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Madhouse Season Review: Troy Brouwer

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    NEWSLETTERS

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    GLENDALE, AZ - MARCH 20: Troy Brouwer #22 of the Chicago Blackhawks during the NHL game against the Phoenix Coyotes at Jobing.com Arena on March 20, 2011 in Glendale, Arizona. The Blackhawks defeated the Coyotes 2-1. (Photo by Christian Petersen/Getty Images)

    You get lucky sometimes, and there's a moment that perfectly encapsulates a player and his play for that season, or month, or career. When Troy Brouwer whiffed on a check in Montreal, stumbled, and crashed into the boards further injuring his shoulder, it summed it up better than I ever could. Because after a breakout year in 2009-2010, with free agency looming, Brouwer just kind of whiffed on the whole year. He didn't get a lot of help from the coaches, but he didn't help himself that much either.

    Positives: Well, 17 goals is hardly a contribution to sneeze at. When he finally was returned to the top line along Patrick Kane and Jonathan Toews, where he spent a good deal of last year, that line clicked pretty well. Brouwer provides the size and net-presence the two kids need to be ultra-successful, and Brouwer did that. Brouwer is also one of the few Hawks that camps in front of the net and possess the size to stay there. He also tried to be a physical force, the rare Hawk who would make a hit and make it count, especially amongst the forwards. Brouw also never complained when he was being shuffled up and down the lineup, seemingly based on that day's weather pattterns. Troy also turned in a respectable performance on the penalty kill.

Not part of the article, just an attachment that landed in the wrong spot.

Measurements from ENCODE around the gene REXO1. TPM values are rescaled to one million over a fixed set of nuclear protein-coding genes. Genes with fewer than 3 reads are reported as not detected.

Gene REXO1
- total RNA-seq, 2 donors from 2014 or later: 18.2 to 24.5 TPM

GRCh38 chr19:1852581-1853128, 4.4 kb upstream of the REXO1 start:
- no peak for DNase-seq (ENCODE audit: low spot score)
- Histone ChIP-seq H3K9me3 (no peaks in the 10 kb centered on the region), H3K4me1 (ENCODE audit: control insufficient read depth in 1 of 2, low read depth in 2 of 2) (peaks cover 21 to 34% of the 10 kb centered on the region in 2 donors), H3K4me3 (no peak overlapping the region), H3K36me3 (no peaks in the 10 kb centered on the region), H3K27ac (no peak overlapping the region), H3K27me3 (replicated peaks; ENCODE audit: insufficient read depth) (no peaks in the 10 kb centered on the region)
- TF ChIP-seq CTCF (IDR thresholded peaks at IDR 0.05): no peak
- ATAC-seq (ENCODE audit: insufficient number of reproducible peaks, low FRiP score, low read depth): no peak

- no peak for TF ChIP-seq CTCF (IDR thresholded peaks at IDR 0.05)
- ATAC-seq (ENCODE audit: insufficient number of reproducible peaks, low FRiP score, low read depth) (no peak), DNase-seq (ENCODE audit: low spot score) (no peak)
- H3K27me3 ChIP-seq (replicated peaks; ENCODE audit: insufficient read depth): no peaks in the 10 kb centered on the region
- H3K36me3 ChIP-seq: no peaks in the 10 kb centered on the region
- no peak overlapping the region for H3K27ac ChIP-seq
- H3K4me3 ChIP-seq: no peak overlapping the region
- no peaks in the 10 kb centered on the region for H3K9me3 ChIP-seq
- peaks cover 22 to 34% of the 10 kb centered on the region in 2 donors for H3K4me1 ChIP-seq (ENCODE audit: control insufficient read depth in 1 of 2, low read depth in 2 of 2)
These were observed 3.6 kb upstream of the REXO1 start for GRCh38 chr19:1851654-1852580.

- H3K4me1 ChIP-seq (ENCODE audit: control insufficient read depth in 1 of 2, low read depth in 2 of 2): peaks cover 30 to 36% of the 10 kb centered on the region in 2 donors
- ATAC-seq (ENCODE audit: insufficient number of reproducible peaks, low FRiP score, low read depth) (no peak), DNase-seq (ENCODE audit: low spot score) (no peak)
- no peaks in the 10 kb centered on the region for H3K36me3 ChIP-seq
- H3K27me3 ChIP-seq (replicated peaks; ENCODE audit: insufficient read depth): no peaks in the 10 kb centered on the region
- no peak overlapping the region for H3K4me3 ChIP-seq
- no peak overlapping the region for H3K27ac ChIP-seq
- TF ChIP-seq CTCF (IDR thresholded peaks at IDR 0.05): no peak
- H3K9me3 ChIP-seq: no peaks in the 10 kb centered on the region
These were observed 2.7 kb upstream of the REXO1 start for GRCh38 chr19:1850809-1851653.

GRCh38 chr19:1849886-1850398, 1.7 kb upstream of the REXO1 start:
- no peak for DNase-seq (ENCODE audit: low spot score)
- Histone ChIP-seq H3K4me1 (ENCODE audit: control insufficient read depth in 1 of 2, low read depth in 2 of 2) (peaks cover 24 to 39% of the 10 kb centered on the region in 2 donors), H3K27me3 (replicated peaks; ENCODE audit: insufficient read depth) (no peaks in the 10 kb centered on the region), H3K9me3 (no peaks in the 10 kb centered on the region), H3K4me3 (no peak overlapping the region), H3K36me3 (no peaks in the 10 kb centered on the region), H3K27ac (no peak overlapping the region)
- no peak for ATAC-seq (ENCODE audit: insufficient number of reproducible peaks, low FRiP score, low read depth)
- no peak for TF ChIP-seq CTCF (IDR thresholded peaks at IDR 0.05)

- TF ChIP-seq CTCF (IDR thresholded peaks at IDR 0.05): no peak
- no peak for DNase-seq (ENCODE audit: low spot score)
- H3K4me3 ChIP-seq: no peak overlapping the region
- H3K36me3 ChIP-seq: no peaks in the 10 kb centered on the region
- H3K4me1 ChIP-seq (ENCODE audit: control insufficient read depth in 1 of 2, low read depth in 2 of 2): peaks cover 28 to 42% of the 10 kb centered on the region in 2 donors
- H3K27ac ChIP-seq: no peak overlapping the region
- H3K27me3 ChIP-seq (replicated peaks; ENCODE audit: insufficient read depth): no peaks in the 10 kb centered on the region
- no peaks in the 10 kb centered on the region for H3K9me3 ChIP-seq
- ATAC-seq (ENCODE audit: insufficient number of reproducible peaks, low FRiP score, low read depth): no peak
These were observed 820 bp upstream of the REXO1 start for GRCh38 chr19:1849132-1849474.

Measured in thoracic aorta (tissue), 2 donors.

Negatives: 17 goals looks less impressive when you had 22 the year before and had the looks of a true power forward in the making. The constant changing of his role didn't help. Brouwer seemed to have a shorter leash than a lot of players, getting yanked off the top line after just one or two non-stellar performances. Deployed on the 4th line wasted his scoring ability. It's as if his versatility was a curse for him. Because you can play Brouwer on a checking line and he won't let you down there with his defensive IQ. Though Brouwer has the body to be blocking out the sun in the opposing crease, he didn't score enough goals from there. Brouwer should be banging home 30 a year, and 20 of them should come from no more than five feet out. Could have hit more than he did as well, as he's got decent wheels and the frame. We found out later that his shoulder was hurt all year, which could explain the 22-game goal drought he went through to end the season. Surgery last week may  not even have him ready for training camp, possiby the start of the season.

    Contract Status: Restricted Free Agent

    Keep Him or Ship Him: This is kind of a tricky call for GM Stan Bowman, and with his post-season surgery it only gets murkier. On the one hand, the Hawks just don't have a lot of what Brouwer provides, i.e. a big winger with a scoring touch. And Brouwer promises to be much more than that. He could be a true power forward in this league, and there's only a handful of those. But on the other, he might just be this 15-20 goal guy coming off shoulder surgery. That will keep his price down though, one would have to imagine. Unless Brouwer asks for ridiculous money, he should be retained because this type of player don't come around much. He would look great on a line with Dave Bolland and Michael Frolik if the Top 6 are getting the expected overhaul.